Rep. Jeb Hensarling of Texas, one of nearly 100 Republican members of Congress who have come back to Washington to demand a vote on a comprehensive energy bill, held up a sign Tuesday with House Speaker Nancy Pelosi’s office number on it and pointed toward the closed doors of the House chamber.
“We’re having people call this number and say, ‘Speaker Pelosi, Open those doors. Call us back into session and allow us to vote on a comprehensive energy plan.’”
It was a moment typical of the untypical political theater that has gripped the nation’s capital over the past two days, and the Republicans were enjoying every minute of it.
“What’s happening right now is completely unprecedented,” Rep. Mike Pence told bloggers who had been invited to meet Republican leaders in the office of Minority Leader John Boehner.
Pence and other top Republicans said that they were “surprised” at how the impromptu protest that began on Friday, when Pelosi gaveled the House into an election-season recess, snowballed into a movement of outrage that has rocked voters from coast to coast.
Since then, Republican members of Congress have come back from their districts to occupy the House chamber so they can talk about the bipartisan energy bill that Pelosi refuses to bring to a vote, even though the House speaker pulled the plug on the microphones and the lights and ordered C-SPAN to turn off its TV cameras.
“Members are coming back to Capitol Hill, leaving behind their families, to take a stand for energy independence,” Pence said.
At times on Tuesday, the third day of the Republican protest, nearly all of the chamber's 435 seats were filled with members, constituents, and tourists as lawmakers tried their best to project their voices without microphones to be heard.
“One woman told me she had driven two and a half hours just to be here,” said Colorado Rep. Marilyn Musgrave.
Monday, the Capitol police attempted to bar people who were visiting the Capitol building from entering the normally closed corridor leading to the Republican cloakroom, a tiny railroad-car type of an anteroom with a tiny kitchenette that leads onto the rear of the House floor.
So members of Congress went roaming the halls of the neighboring congressional office buildings, and personally escorted groups of constituents onto the floor so they could hear the Republican protest firsthand.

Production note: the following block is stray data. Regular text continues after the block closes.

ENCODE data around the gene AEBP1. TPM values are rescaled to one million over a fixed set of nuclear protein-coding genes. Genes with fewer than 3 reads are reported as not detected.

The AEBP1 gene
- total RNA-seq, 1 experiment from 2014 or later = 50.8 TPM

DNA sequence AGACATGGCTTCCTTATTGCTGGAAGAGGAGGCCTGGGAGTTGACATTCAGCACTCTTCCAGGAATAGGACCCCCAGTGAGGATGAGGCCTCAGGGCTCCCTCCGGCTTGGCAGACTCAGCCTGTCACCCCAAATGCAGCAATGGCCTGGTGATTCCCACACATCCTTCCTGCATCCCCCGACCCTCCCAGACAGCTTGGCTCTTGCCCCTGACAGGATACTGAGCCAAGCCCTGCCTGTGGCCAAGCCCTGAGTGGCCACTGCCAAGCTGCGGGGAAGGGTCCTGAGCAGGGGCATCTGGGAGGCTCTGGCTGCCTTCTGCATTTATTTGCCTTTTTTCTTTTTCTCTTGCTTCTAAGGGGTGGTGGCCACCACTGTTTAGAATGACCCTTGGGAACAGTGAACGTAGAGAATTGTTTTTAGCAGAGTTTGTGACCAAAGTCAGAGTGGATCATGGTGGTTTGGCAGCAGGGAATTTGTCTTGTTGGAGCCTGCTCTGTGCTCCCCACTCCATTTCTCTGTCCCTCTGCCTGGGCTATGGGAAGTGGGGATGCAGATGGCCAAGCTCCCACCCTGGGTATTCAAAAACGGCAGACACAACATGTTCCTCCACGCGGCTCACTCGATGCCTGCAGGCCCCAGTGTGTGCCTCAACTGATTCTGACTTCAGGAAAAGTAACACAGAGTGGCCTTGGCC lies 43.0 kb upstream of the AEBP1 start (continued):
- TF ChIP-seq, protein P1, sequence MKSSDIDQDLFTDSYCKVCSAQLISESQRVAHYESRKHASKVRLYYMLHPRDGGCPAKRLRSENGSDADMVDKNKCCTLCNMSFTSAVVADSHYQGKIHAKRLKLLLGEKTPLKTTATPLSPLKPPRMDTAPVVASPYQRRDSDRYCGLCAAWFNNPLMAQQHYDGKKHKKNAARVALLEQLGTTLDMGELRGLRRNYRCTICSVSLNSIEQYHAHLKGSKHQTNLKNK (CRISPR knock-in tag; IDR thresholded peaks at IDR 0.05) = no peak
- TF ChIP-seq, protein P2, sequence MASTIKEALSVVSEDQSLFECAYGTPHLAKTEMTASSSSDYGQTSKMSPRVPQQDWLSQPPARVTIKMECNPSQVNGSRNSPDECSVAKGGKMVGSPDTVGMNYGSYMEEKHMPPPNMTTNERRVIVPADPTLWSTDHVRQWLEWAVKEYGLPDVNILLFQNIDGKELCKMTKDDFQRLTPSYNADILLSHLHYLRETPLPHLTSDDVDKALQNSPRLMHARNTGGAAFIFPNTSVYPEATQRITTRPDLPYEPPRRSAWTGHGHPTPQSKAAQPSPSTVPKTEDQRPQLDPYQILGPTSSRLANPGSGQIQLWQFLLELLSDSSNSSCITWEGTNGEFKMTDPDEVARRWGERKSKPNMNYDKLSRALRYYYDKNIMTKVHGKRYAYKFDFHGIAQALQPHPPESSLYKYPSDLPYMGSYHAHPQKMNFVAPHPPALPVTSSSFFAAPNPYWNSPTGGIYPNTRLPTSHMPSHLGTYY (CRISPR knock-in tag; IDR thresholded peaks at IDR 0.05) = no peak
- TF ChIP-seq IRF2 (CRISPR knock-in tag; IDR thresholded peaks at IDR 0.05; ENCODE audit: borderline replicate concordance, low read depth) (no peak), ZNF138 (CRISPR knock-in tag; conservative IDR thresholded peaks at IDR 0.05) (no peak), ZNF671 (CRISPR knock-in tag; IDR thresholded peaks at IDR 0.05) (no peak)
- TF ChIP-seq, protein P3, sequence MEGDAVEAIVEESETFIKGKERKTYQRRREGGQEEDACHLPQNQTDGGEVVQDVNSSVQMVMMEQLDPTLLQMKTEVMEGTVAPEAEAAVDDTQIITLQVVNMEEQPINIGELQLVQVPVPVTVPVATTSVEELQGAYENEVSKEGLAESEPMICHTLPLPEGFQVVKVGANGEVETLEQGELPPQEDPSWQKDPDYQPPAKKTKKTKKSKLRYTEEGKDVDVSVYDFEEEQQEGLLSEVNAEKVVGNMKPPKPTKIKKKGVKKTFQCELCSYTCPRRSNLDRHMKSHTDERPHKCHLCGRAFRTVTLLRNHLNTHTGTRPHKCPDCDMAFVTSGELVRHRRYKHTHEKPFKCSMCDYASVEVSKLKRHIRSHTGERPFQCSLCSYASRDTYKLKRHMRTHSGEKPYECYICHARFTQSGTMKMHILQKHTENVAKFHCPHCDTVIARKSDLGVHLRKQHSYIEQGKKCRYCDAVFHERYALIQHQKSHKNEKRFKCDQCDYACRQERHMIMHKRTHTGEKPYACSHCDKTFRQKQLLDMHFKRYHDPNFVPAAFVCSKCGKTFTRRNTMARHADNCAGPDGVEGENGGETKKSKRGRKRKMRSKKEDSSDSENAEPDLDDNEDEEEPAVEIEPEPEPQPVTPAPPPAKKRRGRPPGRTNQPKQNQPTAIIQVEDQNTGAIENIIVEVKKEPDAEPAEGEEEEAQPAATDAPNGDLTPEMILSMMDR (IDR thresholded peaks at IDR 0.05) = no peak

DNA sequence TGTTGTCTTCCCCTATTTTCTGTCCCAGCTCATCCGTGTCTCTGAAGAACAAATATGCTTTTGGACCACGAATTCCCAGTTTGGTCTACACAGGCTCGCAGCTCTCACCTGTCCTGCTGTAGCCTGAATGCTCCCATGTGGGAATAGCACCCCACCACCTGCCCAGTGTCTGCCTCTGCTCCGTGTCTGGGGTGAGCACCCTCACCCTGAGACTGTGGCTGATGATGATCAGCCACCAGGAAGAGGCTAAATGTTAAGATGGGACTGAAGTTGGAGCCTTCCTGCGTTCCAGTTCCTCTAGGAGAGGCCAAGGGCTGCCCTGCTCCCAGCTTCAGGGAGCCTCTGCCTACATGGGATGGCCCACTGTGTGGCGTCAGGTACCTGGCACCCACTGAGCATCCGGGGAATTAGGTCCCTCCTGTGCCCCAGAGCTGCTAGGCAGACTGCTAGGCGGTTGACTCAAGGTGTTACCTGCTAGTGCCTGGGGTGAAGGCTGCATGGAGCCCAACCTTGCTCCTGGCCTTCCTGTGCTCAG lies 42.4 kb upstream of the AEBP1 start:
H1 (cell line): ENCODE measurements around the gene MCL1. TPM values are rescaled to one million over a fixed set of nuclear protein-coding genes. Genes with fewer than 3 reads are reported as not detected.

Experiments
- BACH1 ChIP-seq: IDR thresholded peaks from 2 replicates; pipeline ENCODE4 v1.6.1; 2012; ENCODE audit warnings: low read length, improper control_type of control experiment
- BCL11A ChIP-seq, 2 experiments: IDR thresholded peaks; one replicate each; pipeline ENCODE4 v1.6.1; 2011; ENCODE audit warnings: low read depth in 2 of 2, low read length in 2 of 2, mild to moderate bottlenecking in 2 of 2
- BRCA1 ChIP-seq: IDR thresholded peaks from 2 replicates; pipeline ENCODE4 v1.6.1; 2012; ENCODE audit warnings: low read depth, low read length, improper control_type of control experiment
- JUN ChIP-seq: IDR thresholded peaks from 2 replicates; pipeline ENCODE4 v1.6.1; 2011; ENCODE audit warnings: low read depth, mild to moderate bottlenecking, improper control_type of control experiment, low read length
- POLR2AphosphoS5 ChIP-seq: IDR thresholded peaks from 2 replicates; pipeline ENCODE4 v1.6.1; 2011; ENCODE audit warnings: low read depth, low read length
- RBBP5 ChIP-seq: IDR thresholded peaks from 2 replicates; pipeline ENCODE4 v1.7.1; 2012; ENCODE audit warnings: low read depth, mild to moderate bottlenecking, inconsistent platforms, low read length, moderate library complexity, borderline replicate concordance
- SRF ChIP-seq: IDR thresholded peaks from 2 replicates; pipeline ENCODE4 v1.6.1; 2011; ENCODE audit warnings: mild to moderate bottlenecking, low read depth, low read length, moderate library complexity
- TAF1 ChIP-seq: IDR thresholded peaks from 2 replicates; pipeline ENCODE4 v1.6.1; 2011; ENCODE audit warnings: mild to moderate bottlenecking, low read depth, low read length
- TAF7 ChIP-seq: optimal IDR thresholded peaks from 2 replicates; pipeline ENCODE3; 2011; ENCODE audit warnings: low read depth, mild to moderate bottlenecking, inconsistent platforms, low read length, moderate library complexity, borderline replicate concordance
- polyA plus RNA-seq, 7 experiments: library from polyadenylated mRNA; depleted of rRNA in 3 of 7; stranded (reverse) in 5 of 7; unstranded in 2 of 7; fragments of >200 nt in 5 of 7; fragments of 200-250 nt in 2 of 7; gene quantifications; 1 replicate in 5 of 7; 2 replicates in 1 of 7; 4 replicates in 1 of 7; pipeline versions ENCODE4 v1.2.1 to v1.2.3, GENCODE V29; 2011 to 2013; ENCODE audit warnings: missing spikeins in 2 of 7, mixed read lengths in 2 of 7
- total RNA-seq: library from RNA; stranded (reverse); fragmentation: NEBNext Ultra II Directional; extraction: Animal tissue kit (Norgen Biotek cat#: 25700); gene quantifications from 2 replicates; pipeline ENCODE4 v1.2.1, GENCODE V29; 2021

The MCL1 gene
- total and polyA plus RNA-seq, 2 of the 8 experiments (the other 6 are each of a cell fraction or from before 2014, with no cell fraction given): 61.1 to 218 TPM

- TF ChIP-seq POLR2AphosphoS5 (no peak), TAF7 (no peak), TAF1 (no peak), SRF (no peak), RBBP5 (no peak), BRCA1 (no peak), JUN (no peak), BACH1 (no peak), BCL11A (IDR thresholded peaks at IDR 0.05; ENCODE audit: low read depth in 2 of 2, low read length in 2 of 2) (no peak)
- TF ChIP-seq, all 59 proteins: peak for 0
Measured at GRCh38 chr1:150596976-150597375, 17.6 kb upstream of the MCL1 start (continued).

“Welcome to the people’s house,” Hensarling said when his turn came to speak in the well of the House on Tuesday.
Just over 100 people were sitting in the House chamber in the simple leather arm chairs normally occupied by the members of Congress. They erupted into applause again and again.
“Speaker Pelosi doesn’t understand in the salons of San Francisco the pain that Americans are feeling,” Hensarling drawled.
“This is America. It is not the Soviet Union. We want an up-and-down vote” on the American Energy Act, a comprehensive bill that not only calls for offshore drilling, but provides incentives for scores of other alternative energy programs and development.
Alluding to the fact that he was speaking without a microphone and without a camera, Hensarling concluded: “Nancy Pelosi cannot turn off the voice and the will of the American people.”
The crowd burst into cheers and gave Hensarling a standing ovation. It felt like a cross between a campaign rally, and what one might imagine Congress to have been like 150 years ago, in the era before television.
“They certainly gave me a better reception than I normally get from my colleagues,” he told Newsmax as he left the floor a few minutes later.
Rep. Louis Gohmert, also of Texas, told reporters later that the rolling House speeches and the effort to snag tourists to listen was no political stunt. “How stupid to play a political stunt in a chamber where we can’t bring TV cameras and microphones,” he said.
“We were deprived of the chance to demand energy for our constituents. And that’s why we’re on the floor. It’s no political stunt.”
Rep. John Shadegg of Arizona accused Pelosi and the Democrats of engaging “in a scam, because they say they represent the little guy in America, but the little guy in America is the one who is getting hurt the most” by high gas prices.
Last year, Americans spent $433 billion on foreign oil, much of which was going to “countries that hate us or who aren’t our friends,” Shadegg said.
“We need to be producing more American-made energy,” Shadegg argued. “Nancy Pelosi and Mr. Obama are saying, we would rather pander to our environmentalist, elitist base and leave gas prices higher,” he added. “They’re saying to the least among us, too bad, you lose.”
Earlier in the day, Sen. John McCain told reporters that he was thinking of joining the Republicans inside the unlit House chamber in a show of solidarity.
Shadegg said he welcomed a visit from McCain and would “personally escort” him onto the floor, as required by House rules.
The Republicans are hoping to awaken the imagination of the American people through the rolling protests, as high gas prices are having a ripple effect on the economy.
Shadegg, Pence, and other top congressional Republicans believe that enough Democrats support their comprehensive “all of the above” energy bill that it would pass. “And that’s why Speaker Pelosi won’t allow us to vote,” they said.
Asked if they favored having President Bush call Congress back in an emergency session, Rep. Gohmert of Texas warned that Pelosi could simply gavel the session to a close the very minute that they convened.
“It’s going to take cooperation with the lady in charge. She has to cooperate for this to go forward,” Rep. Gohmert said.
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